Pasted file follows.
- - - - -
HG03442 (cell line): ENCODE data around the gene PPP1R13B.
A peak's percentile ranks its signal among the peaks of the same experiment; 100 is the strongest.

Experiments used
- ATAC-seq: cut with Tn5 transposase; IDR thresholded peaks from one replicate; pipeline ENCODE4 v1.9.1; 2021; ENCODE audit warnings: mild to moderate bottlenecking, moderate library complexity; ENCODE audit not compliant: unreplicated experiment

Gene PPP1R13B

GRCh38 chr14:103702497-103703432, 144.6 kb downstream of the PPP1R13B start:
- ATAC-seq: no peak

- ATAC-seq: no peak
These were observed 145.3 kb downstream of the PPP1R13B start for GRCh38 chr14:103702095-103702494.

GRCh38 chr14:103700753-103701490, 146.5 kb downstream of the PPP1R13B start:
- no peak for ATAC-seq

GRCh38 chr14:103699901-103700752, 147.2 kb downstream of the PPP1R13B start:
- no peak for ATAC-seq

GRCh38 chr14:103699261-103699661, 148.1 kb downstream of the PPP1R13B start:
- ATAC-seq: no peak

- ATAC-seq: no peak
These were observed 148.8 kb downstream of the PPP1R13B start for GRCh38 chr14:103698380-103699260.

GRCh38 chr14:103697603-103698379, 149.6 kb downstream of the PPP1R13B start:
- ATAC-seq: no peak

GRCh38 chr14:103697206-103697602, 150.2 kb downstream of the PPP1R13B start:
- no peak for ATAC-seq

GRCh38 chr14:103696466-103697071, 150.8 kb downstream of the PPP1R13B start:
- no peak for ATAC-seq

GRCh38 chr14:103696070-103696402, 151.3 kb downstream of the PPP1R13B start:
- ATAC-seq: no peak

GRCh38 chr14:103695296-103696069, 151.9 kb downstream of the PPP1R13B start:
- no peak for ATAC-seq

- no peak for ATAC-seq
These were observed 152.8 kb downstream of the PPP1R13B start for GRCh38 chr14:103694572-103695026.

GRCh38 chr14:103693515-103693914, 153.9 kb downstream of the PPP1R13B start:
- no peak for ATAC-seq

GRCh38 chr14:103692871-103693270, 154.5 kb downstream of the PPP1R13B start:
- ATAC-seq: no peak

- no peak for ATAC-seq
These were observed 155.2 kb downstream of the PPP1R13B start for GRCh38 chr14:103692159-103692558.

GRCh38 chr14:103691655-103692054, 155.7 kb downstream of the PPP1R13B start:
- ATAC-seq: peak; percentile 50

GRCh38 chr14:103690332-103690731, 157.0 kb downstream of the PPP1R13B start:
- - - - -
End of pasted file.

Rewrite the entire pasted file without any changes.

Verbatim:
HG03442 (cell line): ENCODE data around the gene PPP1R13B.
A peak's percentile ranks its signal among the peaks of the same experiment; 100 is the strongest.

Experiments used
- ATAC-seq: cut with Tn5 transposase; IDR thresholded peaks from one replicate; pipeline ENCODE4 v1.9.1; 2021; ENCODE audit warnings: mild to moderate bottlenecking, moderate library complexity; ENCODE audit not compliant: unreplicated experiment

Gene PPP1R13B

GRCh38 chr14:103702497-103703432, 144.6 kb downstream of the PPP1R13B start:
- ATAC-seq: no peak

- ATAC-seq: no peak
These were observed 145.3 kb downstream of the PPP1R13B start for GRCh38 chr14:103702095-103702494.

GRCh38 chr14:103700753-103701490, 146.5 kb downstream of the PPP1R13B start:
- no peak for ATAC-seq

GRCh38 chr14:103699901-103700752, 147.2 kb downstream of the PPP1R13B start:
- no peak for ATAC-seq

GRCh38 chr14:103699261-103699661, 148.1 kb downstream of the PPP1R13B start:
- ATAC-seq: no peak

- ATAC-seq: no peak
These were observed 148.8 kb downstream of the PPP1R13B start for GRCh38 chr14:103698380-103699260.

GRCh38 chr14:103697603-103698379, 149.6 kb downstream of the PPP1R13B start:
- ATAC-seq: no peak

GRCh38 chr14:103697206-103697602, 150.2 kb downstream of the PPP1R13B start:
- no peak for ATAC-seq

GRCh38 chr14:103696466-103697071, 150.8 kb downstream of the PPP1R13B start:
- no peak for ATAC-seq

GRCh38 chr14:103696070-103696402, 151.3 kb downstream of the PPP1R13B start:
- ATAC-seq: no peak

GRCh38 chr14:103695296-103696069, 151.9 kb downstream of the PPP1R13B start:
- no peak for ATAC-seq

- no peak for ATAC-seq
These were observed 152.8 kb downstream of the PPP1R13B start for GRCh38 chr14:103694572-103695026.

GRCh38 chr14:103693515-103693914, 153.9 kb downstream of the PPP1R13B start:
- no peak for ATAC-seq

GRCh38 chr14:103692871-103693270, 154.5 kb downstream of the PPP1R13B start:
- ATAC-seq: no peak

- no peak for ATAC-seq
These were observed 155.2 kb downstream of the PPP1R13B start for GRCh38 chr14:103692159-103692558.

GRCh38 chr14:103691655-103692054, 155.7 kb downstream of the PPP1R13B start:
- ATAC-seq: peak; percentile 50

GRCh38 chr14:103690332-103690731, 157.0 kb downstream of the PPP1R13B start: